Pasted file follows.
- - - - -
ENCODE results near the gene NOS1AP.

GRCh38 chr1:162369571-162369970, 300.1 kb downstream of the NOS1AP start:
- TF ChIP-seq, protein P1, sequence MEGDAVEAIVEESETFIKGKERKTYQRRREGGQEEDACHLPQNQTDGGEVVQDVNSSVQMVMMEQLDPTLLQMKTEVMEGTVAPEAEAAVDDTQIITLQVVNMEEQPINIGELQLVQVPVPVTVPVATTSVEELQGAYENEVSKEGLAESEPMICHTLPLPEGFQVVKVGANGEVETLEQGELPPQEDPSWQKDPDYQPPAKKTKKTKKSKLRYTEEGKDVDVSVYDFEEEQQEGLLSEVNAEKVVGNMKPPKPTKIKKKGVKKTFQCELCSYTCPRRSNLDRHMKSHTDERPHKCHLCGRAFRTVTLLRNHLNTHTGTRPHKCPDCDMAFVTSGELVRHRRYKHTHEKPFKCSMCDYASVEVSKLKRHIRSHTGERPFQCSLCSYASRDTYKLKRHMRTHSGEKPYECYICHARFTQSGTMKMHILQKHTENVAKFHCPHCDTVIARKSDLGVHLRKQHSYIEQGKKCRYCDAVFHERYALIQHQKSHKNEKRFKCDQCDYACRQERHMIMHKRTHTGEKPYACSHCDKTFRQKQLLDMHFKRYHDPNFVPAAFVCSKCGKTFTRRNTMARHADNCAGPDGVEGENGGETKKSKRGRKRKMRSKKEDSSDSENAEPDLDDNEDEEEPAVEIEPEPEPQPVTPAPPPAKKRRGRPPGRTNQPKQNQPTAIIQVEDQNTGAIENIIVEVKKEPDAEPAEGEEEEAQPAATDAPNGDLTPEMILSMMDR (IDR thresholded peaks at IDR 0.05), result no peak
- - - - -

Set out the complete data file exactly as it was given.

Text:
ENCODE results near the gene NOS1AP.

GRCh38 chr1:162369571-162369970, 300.1 kb downstream of the NOS1AP start:
- TF ChIP-seq, protein P1, sequence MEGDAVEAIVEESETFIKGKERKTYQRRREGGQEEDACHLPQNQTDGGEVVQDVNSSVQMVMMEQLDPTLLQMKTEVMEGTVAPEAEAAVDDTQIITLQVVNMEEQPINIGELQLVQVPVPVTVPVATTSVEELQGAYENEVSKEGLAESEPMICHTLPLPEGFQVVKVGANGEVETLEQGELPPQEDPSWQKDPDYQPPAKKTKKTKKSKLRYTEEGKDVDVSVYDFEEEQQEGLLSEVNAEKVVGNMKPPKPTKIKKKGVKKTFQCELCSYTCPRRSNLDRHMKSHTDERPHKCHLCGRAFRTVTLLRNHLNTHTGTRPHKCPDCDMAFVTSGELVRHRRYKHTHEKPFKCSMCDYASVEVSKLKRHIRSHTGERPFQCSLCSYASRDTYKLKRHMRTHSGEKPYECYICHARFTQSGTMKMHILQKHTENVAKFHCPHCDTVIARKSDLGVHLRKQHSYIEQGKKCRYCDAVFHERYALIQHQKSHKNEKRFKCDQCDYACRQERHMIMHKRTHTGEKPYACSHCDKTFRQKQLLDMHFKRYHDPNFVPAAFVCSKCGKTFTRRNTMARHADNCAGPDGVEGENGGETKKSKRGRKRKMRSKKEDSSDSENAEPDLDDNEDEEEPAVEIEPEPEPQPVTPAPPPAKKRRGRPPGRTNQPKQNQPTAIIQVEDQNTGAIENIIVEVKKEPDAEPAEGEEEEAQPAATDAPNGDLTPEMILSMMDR (IDR thresholded peaks at IDR 0.05), result no peak